Publication Date


Date of Final Oral Examination (Defense)


Type of Culminating Activity


Degree Title

Master of Science in Raptor Biology



Major Advisor

Jay D. Carlisle, Ph.D.


Todd E. Katzner, Ph.D.


Neil H. Carter, Ph.D.


Vultures are the only obligate vertebrate scavengers, and as such provide crucial services as keystone species and support the health and function of ecosystems in which they live. African vultures are a diverse group, with nine species found throughout Sub-Saharan Africa, many with overlapping distributions. Unfortunately, African vultures are faced with numerous threats throughout their range that have led to significant population declines, some greater than 90%, in only three generations. Four of these species are currently listed as critically endangered, and three as endangered.

Despite the significant perils faced by African vultures, there are still significant knowledge gaps and, until recently, very little was known about vultures in Mozambique, a large country that falls within the distribution of six of these species. Our research in Gorongosa National Park, Mozambique, focused on movement data collected from 10 White-backed Vultures (Gyps africanus) and 12 White-headed Vultures (Trigonoceps occipitalis), one of Africa’s rarest vulture species.

We first focused on estimating White-headed Vulture monthly home ranges and core ranges with continuous-time movement models. We assessed the relationship between ranging behavior and extrinsic (environmental characteristics) and intrinsic (individual characteristics) predictor variables using Bayesian generalized linear mixed effects models. We also explored the degree of White-headed Vulture home range and core range overlap with Gorongosa National Park and its buffer zone. We found that breeding individuals had smaller home ranges and could maintain these into the non-breeding season or abandon them. These small breeding and non-breeding home ranges were representative of central place foraging and averaged 239 km2 and 131 km2, respectively, 80-90% smaller than the average 1180 km2 non-breeding, non-central place foraging home range. Home ranges of birds that used resources outside of the park and its buffer zone were approximately 2.5 times larger than of birds that stayed within park boundaries, suggesting an increase in search effort required to locate less abundant resources. Excursions outside of the park and its buffer zone were rare. Only 15 of the 149 monthly home ranges suggested that birds used resources outside the park; the remaining 134 monthly home ranges fell within 10 km of the edge of the park buffer zone.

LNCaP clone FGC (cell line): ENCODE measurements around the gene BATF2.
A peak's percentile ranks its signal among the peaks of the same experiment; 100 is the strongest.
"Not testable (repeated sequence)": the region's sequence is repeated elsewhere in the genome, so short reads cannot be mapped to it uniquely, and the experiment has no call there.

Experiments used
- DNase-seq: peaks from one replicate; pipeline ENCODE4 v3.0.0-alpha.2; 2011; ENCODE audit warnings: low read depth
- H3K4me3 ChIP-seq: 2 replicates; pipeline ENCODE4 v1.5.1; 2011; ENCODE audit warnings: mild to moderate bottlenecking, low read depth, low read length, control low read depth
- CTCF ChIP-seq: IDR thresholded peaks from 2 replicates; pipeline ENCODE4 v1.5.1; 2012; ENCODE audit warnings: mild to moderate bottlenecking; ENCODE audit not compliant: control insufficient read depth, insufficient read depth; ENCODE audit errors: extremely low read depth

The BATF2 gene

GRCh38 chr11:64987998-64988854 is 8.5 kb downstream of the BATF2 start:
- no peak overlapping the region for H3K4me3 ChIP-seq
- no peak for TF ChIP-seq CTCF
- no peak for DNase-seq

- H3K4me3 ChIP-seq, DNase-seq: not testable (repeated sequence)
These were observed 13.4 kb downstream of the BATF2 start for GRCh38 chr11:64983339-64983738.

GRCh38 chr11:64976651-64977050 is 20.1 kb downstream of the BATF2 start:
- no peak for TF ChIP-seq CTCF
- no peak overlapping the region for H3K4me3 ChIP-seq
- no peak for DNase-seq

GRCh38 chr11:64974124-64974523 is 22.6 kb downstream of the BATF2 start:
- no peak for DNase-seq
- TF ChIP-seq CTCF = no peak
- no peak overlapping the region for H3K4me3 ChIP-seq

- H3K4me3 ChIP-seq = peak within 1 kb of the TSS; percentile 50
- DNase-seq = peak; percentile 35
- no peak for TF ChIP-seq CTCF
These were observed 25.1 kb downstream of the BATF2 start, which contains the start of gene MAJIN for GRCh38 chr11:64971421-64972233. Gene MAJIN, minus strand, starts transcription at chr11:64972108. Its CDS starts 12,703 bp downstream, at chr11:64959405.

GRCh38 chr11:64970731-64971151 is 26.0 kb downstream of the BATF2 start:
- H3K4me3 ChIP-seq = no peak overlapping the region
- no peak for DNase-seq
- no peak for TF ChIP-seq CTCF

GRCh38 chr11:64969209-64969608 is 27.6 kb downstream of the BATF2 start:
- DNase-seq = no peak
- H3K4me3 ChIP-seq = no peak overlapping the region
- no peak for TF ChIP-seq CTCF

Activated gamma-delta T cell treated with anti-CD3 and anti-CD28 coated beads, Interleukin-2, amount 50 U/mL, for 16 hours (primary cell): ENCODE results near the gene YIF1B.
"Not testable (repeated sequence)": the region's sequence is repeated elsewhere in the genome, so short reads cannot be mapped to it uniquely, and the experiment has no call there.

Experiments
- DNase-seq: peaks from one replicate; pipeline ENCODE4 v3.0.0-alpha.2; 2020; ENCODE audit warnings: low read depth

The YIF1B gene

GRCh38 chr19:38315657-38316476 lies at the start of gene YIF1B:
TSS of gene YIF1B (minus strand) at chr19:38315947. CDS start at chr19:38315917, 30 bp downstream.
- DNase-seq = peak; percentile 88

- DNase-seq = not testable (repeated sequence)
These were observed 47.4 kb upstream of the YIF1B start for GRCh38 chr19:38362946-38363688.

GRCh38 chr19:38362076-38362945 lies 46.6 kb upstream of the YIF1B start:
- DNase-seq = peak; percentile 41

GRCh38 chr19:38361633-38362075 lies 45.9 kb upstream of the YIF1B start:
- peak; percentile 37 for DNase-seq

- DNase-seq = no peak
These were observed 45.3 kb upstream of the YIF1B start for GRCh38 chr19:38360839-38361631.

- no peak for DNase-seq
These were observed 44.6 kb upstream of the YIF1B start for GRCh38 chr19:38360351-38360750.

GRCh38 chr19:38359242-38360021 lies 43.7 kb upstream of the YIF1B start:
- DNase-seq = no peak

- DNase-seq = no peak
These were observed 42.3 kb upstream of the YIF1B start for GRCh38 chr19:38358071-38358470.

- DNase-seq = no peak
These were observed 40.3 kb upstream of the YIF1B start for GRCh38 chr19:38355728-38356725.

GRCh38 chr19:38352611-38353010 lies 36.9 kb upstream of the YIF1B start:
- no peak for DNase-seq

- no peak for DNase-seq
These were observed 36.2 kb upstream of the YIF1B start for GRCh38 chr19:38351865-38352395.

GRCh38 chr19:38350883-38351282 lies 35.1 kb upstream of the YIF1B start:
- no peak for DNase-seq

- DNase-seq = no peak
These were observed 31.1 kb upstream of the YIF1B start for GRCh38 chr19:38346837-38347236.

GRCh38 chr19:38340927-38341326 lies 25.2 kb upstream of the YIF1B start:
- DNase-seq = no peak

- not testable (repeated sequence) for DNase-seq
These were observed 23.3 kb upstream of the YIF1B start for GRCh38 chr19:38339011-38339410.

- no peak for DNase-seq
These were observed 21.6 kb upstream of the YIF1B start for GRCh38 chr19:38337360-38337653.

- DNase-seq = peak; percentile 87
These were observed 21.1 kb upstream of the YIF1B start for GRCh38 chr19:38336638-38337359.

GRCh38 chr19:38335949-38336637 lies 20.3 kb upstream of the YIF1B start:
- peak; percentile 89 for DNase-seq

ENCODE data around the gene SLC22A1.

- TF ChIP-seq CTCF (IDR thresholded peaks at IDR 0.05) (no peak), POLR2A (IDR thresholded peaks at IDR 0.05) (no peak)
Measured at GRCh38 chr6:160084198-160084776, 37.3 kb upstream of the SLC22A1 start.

Additionally, we explored differences in White-headed Vulture and White-backed Vulture movement characteristics. We used Bayesian generalized linear models to determine the effect of species as a predictor for flight altitude, flight speed, onset of movement on two scales (>100 m and >1000 m), and onset of flight at altitude, and the effect of species and hour predictors on hourly activity levels. We found that White-headed Vultures flew at lower altitudes and slower speeds, and initiated movement and flight at altitude earlier than White-backed Vultures. All of these findings correspond with flight less reliant on strong thermals and suggest that the White-headed Vulture is more likely a pioneer than follower.

These findings expand on our understanding of both space use by White-headed Vultures and their place within the avian scavenging guild. They also demonstrate the critical importance of protected areas for the survival of the White-headed, and probably other, African Vultures.



Included in

Ornithology Commons